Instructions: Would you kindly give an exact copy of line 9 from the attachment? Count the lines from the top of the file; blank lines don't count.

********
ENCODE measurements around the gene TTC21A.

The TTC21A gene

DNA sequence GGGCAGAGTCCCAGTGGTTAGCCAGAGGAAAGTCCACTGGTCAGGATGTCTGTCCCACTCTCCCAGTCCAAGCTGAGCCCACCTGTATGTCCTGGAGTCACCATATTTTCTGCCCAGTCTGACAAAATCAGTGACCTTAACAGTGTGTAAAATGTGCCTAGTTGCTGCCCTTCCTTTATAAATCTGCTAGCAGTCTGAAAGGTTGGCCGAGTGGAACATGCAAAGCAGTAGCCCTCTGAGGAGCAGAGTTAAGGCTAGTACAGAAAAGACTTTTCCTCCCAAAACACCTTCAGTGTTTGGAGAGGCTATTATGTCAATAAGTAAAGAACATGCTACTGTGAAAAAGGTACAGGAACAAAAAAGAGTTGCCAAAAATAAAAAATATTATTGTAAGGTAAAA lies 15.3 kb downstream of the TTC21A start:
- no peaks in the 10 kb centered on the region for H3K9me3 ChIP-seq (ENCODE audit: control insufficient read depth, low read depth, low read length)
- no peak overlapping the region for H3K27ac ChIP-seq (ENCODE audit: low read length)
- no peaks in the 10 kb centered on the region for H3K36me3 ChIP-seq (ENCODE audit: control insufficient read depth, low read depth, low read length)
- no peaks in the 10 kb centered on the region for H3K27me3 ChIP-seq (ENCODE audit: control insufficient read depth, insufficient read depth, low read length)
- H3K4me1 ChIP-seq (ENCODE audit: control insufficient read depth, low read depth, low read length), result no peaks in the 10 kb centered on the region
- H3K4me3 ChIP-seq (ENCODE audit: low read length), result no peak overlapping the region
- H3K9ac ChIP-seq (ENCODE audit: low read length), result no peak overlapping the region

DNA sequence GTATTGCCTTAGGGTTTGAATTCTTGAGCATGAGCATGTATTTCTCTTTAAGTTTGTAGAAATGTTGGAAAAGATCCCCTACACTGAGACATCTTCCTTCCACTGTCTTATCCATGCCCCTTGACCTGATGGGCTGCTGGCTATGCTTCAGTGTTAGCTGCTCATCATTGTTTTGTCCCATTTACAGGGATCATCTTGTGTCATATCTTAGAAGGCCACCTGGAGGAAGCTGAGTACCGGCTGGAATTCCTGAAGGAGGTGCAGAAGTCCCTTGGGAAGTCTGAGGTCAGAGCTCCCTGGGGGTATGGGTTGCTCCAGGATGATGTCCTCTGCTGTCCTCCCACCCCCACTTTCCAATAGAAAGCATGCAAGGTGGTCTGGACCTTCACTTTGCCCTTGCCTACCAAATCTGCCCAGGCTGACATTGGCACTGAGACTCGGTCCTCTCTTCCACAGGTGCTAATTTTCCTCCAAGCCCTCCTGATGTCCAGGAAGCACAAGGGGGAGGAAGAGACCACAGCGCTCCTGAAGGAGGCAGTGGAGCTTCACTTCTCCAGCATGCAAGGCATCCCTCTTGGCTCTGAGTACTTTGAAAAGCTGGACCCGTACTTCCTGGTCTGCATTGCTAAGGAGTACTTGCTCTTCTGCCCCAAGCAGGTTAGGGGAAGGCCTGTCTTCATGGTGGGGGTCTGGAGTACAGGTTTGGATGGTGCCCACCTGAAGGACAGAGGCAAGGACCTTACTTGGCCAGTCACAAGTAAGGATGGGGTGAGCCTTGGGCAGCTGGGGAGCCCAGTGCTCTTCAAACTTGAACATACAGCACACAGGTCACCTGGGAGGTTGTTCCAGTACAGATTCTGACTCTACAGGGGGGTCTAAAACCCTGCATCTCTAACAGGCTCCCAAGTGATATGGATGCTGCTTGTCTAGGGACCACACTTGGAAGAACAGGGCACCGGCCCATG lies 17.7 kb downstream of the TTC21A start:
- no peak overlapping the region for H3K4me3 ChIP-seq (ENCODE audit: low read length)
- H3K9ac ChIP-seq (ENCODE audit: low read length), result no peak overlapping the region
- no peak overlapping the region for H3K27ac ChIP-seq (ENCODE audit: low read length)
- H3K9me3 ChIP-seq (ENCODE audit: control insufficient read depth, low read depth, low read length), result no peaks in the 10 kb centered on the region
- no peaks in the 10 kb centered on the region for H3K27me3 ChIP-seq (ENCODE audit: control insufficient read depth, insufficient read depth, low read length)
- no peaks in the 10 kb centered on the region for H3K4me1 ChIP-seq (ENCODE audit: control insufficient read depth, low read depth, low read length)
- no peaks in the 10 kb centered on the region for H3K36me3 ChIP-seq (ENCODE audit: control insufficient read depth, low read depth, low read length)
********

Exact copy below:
- H3K4me3 ChIP-seq (ENCODE audit: low read length), result no peak overlapping the region